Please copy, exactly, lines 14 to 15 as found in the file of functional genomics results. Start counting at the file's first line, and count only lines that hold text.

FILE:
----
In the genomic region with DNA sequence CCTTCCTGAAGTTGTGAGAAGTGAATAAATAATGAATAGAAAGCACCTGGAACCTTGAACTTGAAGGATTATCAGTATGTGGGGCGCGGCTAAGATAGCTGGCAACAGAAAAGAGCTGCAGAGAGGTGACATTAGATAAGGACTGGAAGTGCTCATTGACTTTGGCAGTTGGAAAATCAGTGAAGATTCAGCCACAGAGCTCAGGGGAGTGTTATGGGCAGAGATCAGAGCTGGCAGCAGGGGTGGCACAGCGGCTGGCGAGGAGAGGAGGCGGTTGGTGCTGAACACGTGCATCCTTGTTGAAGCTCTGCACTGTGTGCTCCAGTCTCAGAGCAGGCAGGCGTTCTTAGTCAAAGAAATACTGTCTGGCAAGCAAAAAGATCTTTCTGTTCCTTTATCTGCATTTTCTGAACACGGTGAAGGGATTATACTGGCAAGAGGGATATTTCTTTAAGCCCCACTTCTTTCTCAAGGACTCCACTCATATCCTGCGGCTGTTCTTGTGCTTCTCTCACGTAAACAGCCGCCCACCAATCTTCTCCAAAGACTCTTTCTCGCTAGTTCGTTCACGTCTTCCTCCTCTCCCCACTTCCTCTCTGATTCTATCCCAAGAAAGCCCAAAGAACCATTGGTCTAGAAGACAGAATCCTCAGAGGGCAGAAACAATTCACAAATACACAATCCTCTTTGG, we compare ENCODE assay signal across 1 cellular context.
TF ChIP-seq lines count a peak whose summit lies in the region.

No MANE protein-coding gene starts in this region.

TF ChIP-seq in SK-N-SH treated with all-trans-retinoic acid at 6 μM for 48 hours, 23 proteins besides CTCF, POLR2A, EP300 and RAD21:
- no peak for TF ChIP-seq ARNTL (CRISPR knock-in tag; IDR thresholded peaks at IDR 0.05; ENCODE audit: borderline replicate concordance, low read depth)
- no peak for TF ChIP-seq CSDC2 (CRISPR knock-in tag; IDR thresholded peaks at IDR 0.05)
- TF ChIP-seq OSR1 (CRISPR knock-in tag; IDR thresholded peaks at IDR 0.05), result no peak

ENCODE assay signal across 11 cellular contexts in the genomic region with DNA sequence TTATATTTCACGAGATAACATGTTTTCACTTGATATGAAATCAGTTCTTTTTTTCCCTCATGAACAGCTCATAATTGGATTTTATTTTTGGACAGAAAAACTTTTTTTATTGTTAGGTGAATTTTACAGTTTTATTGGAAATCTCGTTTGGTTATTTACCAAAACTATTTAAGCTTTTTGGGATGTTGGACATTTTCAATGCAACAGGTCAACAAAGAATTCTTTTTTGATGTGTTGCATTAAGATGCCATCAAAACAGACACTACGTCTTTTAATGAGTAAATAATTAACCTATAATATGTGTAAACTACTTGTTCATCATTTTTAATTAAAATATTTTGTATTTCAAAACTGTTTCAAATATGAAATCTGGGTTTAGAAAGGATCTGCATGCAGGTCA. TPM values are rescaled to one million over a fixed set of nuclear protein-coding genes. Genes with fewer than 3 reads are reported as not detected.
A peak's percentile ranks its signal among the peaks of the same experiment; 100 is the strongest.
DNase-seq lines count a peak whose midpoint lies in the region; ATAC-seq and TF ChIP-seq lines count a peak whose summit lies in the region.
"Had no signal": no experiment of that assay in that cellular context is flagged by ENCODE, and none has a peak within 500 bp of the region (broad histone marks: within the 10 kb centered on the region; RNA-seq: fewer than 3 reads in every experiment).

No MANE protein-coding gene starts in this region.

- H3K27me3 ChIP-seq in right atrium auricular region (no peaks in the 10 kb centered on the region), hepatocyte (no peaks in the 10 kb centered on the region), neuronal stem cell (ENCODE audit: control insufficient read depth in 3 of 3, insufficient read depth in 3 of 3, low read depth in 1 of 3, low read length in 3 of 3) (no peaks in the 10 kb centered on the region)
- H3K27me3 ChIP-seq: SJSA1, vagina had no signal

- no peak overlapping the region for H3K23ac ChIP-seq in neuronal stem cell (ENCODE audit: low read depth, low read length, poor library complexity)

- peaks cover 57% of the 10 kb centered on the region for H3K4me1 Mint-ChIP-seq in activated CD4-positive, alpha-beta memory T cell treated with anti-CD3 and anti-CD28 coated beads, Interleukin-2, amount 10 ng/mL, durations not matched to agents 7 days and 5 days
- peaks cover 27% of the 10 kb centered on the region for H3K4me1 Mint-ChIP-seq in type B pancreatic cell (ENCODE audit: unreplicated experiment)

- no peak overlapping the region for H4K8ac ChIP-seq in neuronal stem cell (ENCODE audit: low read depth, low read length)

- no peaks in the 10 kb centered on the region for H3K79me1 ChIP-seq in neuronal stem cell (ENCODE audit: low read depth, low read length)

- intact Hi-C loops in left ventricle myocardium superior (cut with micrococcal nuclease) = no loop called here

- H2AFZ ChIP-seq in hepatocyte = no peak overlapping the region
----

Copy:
- H3K27me3 ChIP-seq: SJSA1, vagina had no signal

- no peak overlapping the region for H3K23ac ChIP-seq in neuronal stem cell (ENCODE audit: low read depth, low read length, poor library complexity)